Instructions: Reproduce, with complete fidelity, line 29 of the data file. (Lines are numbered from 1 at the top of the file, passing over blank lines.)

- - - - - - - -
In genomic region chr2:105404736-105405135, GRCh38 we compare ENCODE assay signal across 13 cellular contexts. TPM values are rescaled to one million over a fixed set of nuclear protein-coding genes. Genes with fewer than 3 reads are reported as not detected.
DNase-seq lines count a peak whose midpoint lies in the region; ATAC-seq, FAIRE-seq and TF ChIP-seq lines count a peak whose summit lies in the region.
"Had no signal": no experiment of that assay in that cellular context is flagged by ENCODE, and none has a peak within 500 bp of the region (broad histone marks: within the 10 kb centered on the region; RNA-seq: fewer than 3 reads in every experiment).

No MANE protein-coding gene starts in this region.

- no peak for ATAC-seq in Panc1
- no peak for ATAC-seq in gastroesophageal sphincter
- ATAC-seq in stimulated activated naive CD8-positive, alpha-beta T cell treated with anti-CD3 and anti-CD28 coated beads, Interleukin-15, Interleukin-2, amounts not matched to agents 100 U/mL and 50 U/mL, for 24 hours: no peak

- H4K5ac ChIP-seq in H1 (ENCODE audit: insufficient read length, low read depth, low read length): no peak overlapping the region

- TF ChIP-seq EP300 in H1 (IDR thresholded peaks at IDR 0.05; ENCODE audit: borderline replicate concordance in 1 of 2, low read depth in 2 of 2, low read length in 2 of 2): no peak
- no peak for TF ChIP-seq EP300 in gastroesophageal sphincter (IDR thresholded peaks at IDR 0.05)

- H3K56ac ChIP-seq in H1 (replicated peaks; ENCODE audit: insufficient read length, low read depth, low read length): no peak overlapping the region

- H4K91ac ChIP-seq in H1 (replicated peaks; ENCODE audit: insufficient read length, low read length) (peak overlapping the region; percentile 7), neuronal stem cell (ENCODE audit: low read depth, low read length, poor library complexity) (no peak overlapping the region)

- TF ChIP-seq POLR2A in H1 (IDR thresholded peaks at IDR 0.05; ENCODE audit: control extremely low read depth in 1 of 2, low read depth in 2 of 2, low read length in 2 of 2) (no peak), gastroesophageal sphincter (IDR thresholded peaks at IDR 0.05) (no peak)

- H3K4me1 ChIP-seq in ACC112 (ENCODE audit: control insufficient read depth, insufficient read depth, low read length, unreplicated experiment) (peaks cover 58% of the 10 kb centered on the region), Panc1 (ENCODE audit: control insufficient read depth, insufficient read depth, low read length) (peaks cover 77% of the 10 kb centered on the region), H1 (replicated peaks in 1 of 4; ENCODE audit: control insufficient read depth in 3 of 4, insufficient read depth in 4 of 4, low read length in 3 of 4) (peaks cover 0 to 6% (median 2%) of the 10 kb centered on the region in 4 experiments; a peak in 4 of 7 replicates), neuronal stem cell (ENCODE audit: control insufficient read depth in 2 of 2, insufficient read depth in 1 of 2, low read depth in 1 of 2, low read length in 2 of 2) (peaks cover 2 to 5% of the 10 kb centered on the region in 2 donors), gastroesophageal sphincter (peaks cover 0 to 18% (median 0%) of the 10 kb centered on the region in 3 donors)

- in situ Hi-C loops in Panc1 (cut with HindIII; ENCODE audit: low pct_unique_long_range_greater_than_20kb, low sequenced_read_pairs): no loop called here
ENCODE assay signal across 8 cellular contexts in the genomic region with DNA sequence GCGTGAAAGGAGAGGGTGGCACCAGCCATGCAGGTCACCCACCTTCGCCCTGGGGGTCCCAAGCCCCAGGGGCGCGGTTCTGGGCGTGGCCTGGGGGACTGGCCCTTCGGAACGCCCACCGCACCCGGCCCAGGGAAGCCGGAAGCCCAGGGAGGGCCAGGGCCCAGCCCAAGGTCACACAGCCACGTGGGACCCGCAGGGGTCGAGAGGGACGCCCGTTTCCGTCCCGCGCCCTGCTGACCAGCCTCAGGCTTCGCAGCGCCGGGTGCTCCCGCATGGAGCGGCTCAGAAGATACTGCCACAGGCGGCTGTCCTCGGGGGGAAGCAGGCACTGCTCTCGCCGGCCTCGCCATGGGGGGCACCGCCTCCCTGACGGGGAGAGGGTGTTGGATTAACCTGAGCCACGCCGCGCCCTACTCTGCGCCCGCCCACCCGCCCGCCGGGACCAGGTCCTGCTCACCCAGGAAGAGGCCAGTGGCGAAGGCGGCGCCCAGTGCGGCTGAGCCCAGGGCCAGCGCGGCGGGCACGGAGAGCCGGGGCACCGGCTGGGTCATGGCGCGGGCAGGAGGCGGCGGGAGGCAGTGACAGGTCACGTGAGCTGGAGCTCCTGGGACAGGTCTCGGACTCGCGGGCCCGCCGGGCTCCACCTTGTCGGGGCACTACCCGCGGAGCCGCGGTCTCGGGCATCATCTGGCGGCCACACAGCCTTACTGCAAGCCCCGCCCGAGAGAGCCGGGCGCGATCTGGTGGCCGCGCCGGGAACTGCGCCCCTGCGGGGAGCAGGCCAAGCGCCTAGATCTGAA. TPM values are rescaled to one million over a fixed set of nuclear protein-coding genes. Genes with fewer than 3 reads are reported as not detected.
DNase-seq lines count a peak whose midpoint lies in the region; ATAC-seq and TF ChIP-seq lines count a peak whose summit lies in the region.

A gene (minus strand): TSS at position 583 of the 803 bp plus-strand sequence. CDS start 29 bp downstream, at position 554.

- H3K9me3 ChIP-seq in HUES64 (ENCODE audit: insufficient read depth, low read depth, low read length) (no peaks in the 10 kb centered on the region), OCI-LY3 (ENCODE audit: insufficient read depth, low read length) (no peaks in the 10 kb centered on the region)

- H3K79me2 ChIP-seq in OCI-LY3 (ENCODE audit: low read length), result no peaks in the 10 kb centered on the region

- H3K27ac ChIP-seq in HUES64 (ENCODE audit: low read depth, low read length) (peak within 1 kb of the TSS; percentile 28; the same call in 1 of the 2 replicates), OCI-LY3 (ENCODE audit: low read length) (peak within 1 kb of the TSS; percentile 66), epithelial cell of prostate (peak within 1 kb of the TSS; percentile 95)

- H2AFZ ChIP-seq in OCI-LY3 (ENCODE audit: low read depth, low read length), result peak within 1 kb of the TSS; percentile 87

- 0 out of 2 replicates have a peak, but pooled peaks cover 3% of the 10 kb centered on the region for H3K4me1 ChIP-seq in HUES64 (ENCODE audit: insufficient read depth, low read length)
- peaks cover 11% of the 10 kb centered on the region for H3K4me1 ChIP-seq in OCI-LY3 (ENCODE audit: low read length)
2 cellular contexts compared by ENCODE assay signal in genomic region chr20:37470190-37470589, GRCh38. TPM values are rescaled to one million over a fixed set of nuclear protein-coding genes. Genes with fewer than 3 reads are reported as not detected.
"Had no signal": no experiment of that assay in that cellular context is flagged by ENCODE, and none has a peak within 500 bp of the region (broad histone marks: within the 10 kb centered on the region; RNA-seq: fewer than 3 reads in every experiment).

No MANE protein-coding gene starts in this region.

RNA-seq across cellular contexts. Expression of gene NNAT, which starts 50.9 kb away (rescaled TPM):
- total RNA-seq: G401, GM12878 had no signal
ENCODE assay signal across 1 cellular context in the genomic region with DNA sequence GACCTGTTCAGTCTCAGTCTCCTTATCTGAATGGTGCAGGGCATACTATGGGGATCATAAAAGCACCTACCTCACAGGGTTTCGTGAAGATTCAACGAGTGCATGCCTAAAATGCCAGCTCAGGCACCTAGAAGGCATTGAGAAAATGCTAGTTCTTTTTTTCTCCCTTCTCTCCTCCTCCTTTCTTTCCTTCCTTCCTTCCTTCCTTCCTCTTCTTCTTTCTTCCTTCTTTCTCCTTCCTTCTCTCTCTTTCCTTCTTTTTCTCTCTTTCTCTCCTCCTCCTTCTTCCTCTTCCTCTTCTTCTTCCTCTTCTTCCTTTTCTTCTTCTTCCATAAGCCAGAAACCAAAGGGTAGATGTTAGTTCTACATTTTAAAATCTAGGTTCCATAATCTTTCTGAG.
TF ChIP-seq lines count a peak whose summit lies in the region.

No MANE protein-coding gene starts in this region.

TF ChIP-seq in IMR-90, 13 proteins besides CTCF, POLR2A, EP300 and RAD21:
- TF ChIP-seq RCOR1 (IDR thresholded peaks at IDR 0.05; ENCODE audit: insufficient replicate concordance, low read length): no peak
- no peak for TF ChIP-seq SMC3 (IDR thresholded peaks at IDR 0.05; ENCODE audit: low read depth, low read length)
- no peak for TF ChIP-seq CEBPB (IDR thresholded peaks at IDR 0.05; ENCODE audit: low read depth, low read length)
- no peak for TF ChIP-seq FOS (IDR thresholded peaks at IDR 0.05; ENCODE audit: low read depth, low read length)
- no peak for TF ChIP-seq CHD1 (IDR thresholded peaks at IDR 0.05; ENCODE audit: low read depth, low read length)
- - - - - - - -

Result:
- total RNA-seq: G401, GM12878 had no signal